I found this old greeting card in a stack of memorabilia that my Mother saved. It’s drawn for Hallmark Cards by Louie Schmitt, character designer and layout man for Tex Avery in 1945, animating shorts like “Bad Luck Blackie” and doing layout and design on “Lucky Ducky”, “The Cat That Hated People” and “Half-Pint Pygmy”. I’ve included one of his model sheets for “L’il ‘Tinker”, above. That’s the cartoon with the outrageous parodies of Vera Vague and Frank Sinatra. Louie Schmitt animated on Snow White and Bambi, and worked on Walt Disney shorts starting in 1932 with “The Klondike Kid”. He also animated on ”Toll Bridge Troubles” for Screen Gems with the Fox and Crow. I love how the Papa Rabbit is about to beat up the new-born rabbit with a baseball bat! Look at the sheepish grin he flashes at his wife as he tries to keep the bat hidden behind his back. The attitudes on this card are the essence of 1940s cartooning. You’re probably wondering why my Mom saved this little card. She was a Louie Schmitt fan! Honk! Naw! Hoaxed ya again, it was a card sent to my Mom congratulating her on my arrival! Who knew who Mr. Schmitt was in 1948, or Tex Avery for that matter? He didn’t get to even sign his name to the card, Hallmark liked to keep their artists anonymous.
Here’s Felix from 2-26 to 3-4-1933. In the Sunday, Felix is looking to bump himself off after his Gal rejects him. He accidentally socks a fish with his sinker rock and decides to eat instead. In the dailies, Felix and Danny are flying on their magic carpet to deliver a telegram to Colonel Snooper in the Arctic circle. Messmer loved to put Felix in snowy and desert locales, since his black fur made him stand out against very light backdrops. Felix drives an icicle into a polar bear in the 3-4, thinking it’s a snow bank.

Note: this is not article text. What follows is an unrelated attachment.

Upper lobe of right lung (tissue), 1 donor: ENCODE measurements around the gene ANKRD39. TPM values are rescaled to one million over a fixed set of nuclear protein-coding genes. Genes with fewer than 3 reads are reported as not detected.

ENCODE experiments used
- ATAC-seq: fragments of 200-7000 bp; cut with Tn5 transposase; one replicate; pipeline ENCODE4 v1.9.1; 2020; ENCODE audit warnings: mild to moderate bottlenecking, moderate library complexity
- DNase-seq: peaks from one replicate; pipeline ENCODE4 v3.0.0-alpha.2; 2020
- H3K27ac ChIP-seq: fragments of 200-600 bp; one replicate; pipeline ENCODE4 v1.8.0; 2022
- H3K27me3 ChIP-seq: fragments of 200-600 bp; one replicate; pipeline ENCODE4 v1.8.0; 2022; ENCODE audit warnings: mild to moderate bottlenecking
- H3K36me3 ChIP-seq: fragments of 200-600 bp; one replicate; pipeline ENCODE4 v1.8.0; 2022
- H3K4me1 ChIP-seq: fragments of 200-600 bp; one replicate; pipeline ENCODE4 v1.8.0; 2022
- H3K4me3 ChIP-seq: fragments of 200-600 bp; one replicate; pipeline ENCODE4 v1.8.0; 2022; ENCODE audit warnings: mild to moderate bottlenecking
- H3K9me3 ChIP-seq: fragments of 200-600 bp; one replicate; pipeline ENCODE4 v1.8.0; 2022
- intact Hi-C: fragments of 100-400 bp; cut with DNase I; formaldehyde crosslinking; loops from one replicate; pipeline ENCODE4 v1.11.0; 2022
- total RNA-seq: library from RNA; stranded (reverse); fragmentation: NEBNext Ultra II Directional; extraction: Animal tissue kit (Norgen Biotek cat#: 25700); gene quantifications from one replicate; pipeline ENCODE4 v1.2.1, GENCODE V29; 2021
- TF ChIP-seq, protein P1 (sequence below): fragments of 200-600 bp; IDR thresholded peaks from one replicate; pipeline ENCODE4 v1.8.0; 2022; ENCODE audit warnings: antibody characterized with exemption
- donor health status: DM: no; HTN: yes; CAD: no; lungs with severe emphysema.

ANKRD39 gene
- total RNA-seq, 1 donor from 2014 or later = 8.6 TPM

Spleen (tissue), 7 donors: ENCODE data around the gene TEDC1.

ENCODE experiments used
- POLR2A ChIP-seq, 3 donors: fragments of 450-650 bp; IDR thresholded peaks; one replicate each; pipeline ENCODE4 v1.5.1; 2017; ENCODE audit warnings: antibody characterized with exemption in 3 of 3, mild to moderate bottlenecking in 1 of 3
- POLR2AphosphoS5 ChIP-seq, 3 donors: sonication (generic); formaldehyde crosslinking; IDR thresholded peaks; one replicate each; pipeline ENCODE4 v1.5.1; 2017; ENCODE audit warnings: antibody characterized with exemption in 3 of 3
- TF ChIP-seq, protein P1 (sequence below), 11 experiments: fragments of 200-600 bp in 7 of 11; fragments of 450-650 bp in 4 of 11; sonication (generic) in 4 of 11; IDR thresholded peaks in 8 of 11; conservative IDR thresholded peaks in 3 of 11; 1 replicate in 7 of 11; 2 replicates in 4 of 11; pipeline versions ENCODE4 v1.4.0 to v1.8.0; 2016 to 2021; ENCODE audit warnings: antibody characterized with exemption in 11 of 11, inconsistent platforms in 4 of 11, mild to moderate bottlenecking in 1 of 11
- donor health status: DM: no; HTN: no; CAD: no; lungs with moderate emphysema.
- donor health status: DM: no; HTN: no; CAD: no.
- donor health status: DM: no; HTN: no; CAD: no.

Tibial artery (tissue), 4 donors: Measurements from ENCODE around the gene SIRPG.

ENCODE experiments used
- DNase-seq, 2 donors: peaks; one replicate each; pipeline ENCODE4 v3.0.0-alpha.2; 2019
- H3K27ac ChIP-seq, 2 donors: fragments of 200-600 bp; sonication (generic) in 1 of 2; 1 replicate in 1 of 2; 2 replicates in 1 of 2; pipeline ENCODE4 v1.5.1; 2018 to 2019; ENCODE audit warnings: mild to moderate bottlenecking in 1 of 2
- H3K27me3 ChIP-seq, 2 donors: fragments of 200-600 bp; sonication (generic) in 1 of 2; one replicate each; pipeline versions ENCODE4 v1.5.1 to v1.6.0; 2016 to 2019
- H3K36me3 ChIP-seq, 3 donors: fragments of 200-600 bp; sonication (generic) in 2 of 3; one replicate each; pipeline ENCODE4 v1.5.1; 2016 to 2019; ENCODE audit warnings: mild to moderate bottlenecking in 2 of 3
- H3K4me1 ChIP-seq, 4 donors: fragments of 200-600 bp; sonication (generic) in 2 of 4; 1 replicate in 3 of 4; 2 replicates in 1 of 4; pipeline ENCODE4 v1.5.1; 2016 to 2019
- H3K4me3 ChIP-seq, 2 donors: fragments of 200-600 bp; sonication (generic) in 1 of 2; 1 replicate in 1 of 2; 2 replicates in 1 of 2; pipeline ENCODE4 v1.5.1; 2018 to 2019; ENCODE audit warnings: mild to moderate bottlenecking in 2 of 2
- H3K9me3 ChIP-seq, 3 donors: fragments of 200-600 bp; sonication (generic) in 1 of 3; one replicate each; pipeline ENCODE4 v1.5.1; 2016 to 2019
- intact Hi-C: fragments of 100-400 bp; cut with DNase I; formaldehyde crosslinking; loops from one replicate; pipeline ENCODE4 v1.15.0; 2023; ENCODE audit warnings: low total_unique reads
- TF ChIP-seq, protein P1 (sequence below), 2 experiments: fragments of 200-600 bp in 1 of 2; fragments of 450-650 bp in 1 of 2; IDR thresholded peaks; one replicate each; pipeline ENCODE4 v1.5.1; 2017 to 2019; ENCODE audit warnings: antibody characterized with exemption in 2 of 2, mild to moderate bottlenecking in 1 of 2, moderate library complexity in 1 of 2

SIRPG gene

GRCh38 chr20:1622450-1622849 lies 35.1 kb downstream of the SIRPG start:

Here’s Myrtle from 11-29 to 12-4-1948. There’s a good cat gag in the 11-30, but it’s not Hyacinth. I also like the Dudley Fisher timing on the 12-4, as Freddie unsuccessfully tries to thread a needle for Susie and gets Myrtle to help him. He wants to get sole credit for the needle duty, but Myrtle wants a nickle tip from Freddie to keep it a secret that she helped him.
Krazy is from 3-8 to 3-13-1943. Garge is back to the War gags. The first three strips feature Ignatz’s mechanized brick-tosser. The tosser also can morph into a drone and drop bricks from the air. Offissa Pupp would have to be a Katfish to keep up with the submarine part of the masonry Monitor. In the last batch of strips, Krazy is working as an aircraft “Spotta”. He spots a Koach Dog, then decorates himself with spots and then mistakes Ignatz’s indigestion for “Patri Yock-tic” behavior.
CU in downtown L.A. for the next few days. Cathy and I will be doing some plein air painting.